Welcome to the W Movie Club, a new series in which W magazine’s editors pick five iconic films to watch while in quarantine. This week, features editor Andrea Whittle shares some of her favorite ’90s romantic comedies and artsy European classics.
I couldn’t make it through the first episode of Tiger King. At the end of a stressful day, I want to watch beautiful things that make me feel good. I want to lie down and be swept up in wit and romance, to be inspired by great clothes and the kind of soundtrack that makes you want to get in your car and drive around just so you can sing every word at the top of your lungs. If gritty, dark, and dramatic is your thing, this is not the list for you.
These are some of my all-time favorites. They’re all highly aestheticized, sentimental fare with a nice balance of humor and heft. But as I started writing, I realized there were a few specific elements that hold them all together: Two of the films play out in real time in Paris; two of the protagonists are sharp, funny takes on the archetypical New York Woman; two pivotal scenes feature very well-deployed Nina Simone songs, and all of the stories center around love stories that grow out of long, deep conversations rather than the classic Hollywood meet-cute trope. I think it’s more interesting to watch a connection between two people develop naturally instead of just having to assume it’s there based on four seconds of intense, slo-mo eye contact and a dreamy montage set to a Shins song. It’s more like real life.
So if any of that sounds appealing to you, put your phone in the other room, pour yourself a big tumbler of cold white wine or a nice cup of tea, wrap yourself up in something soft and hit play.
My Best Friend’s Wedding
This late ’90s rom com is the pinnacle of the form. A childhood favorite that really, really holds up. It’s Julia Roberts at her absolute best, playing a spiky, impulsive Manhattan food critic on a mission to break up her best friend (a brooding Dermot Mulroney) and his bride to be (Cameron Diaz, as a pitch perfect Chicago princess) after convincing herself she’s madly in love with him. It’s dated in a good way (cell phones are the size of bricks, and the pair made a pact to marry each other if they were still single at 28), but the fact that Roberts’ character strays away from the stereotypical “nice girl” heroine keeps the whole thing feeling fresh. Also, the soundtrack includes not one, but two versions of I Say A Little Prayer.
Cleo from 5 to 7
Last Friday night, I sat on my bathroom floor, gave myself a manicure, and watched this. Both activities cheered me up and depressed me in equal measure. Agnès Varda’s first feature follows a young singer as she goes about two hours of her life in Paris in 1962, awaiting the results of a medical test. She visits a fortune teller, wanders in and out of cafés, tries on hats in a boutique, steps into a crowded bus—all totally banal activities that take on extra poignancy during life in lockdown. Cleo, who lives in one of the best apartments in film history, is childish and entirely self-absorbed, but Varda’s lens holds back from judging her too harshly. It’s a sweet, simple, human story. As an added bonus, the clothes are exceptional and the men are all gorgeous.
I first learned about this movie a couple of years ago from my friend Julian, who has impeccable taste in everything and an encyclopedic knowledge of Italian film history, and I’ve watched it over and over again since. The screenplay was written by one of my favorite novelists, Susan Minot (if you haven’t read Evening, do it now!), and it’s one of director Bernardo Bertolucci’s quieter, more romantic films. The story centers around a teenage girl (played by Liv Tyler, in costumes designed by Armani) who spends the summer in Tuscany at the compound of friends of her late mother, among a cast of characters that includes an ailing Jeremy Irons and a cold, scheming Rachel Weisz. She has two missions: to figure out who her father is, and to lose her virginity, both of which lead her on a strange, dreamlike journey through olive groves and dilapidated villas and a series of interactions with men whose intentions span the spectrum of innocence. One of the most memorable scenes (linked above) takes place during a trippy, debauched party populated by modern dancers and drunk aristocrats, set against the sounds of Nina Simone.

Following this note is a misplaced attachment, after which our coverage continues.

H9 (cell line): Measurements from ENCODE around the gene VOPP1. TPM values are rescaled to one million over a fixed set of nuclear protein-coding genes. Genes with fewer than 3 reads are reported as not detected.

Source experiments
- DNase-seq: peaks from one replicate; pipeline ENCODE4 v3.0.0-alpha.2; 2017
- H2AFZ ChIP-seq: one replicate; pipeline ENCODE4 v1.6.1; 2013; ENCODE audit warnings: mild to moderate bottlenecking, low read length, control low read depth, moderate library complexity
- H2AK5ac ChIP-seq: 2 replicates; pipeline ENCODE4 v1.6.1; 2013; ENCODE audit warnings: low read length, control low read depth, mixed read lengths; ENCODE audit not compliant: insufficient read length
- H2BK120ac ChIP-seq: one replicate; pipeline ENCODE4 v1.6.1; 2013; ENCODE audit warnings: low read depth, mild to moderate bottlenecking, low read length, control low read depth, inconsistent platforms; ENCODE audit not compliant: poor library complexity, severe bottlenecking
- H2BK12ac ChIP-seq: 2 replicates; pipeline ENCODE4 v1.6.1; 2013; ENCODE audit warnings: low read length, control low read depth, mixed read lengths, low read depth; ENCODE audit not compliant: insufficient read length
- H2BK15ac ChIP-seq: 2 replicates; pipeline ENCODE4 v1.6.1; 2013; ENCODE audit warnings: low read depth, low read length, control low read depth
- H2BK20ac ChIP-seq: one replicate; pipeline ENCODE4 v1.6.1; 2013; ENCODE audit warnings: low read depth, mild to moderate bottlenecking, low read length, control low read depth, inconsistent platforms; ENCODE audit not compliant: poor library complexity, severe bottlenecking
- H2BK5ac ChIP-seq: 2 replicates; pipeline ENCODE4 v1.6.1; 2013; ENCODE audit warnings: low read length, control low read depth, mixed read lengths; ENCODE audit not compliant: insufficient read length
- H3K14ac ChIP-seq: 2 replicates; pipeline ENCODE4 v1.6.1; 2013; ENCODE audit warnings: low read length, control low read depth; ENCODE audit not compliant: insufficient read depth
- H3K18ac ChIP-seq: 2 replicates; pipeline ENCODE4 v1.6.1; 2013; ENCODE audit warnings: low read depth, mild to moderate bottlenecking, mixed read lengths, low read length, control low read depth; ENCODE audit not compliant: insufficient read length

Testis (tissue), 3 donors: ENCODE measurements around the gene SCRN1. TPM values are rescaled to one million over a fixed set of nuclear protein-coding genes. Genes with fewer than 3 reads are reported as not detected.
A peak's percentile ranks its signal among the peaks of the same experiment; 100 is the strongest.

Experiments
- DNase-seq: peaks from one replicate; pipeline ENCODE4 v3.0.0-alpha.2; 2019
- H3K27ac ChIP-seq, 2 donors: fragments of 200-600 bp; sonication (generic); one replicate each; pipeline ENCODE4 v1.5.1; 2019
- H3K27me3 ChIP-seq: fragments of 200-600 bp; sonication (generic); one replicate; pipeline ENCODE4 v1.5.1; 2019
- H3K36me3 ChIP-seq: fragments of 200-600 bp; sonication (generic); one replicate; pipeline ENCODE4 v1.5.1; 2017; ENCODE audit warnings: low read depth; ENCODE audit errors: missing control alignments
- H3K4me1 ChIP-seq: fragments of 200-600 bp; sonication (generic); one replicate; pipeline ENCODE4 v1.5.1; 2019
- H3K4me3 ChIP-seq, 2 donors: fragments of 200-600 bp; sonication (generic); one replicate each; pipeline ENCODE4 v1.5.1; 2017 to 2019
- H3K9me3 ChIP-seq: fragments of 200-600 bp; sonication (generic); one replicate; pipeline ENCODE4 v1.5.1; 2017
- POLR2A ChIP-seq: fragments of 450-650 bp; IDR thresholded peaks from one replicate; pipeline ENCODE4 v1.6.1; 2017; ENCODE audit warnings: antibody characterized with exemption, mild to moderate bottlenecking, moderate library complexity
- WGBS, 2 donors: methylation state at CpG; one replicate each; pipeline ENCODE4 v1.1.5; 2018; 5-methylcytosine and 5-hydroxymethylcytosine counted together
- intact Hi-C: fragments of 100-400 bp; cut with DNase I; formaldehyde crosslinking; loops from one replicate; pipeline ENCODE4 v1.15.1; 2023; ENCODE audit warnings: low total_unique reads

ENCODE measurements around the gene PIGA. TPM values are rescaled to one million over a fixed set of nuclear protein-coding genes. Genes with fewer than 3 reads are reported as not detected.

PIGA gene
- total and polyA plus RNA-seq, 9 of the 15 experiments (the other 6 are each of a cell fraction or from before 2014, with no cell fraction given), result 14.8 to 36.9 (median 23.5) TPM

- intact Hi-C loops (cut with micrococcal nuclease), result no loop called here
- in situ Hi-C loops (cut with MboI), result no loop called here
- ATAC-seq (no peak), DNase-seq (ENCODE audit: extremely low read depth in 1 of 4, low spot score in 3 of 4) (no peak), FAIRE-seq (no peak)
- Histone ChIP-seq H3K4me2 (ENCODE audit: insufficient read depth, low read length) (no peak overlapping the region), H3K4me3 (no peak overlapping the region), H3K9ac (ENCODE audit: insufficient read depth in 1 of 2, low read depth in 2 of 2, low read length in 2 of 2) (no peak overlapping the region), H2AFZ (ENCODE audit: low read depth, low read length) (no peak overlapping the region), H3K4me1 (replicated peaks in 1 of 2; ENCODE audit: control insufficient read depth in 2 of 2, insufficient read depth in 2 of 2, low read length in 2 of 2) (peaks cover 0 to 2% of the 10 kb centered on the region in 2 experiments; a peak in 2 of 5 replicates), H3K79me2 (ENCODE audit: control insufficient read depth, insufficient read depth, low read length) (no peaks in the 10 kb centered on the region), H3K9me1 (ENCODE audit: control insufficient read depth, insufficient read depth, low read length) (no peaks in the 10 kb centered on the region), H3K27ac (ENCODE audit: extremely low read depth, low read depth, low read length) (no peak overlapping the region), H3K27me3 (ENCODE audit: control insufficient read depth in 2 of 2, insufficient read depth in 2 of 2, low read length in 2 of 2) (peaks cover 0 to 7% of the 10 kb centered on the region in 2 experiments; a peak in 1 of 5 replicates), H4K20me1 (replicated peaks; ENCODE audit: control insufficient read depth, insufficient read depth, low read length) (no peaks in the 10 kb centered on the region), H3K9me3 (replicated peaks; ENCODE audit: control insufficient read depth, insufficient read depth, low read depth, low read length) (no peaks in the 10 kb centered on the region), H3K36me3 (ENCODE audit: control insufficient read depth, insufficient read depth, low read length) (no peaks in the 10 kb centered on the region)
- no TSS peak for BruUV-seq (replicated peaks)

You’ve Got Mail
Being in quarantine has put virtual romance at top of mind. There has never been a better time to strike up a passionate e-mail correspondence with a stranger—which brings me to this gem. Sometimes I feel like the fact that this is one of the smartest, sharpest, warmest romantic comedies ever written (by Nora and Delia Ephron!) gets eclipsed by the discourse about its schlocky Internet 1.0 aesthetic. It’s one of the great Manhattan movies, depicting the microcosm of the Upper West Side in loving detail, from the decor in Meg Ryan’s parlor floor apartment to the publishing industry jargon thrown around by Parker Posey’s character.
If you haven’t watched Before Sunrise, do that first and then read this wonderful New York Times oral history about the making of the film. I will wait here. Okay, have you watched it? Did you love it? Great. The second installment in Richard Linklater’s “Before” trilogy is even better. Like Cleo, it takes place in real time, following Ethan Hawke and Julie Delpy’s characters around the streets of Paris, nine years after they spent the night together as strangers in Vienna. While the first movie is pure adolescent escapism, this one feels more grounded and grown up, the tension more real, the stakes higher. And, like Stealing Beauty, it includes another great Nina Simone song, closing out the film with a sequence that could melt even the most hardened heart.
Craving more movie recommendations? Check out the previous editions of W Movie Club: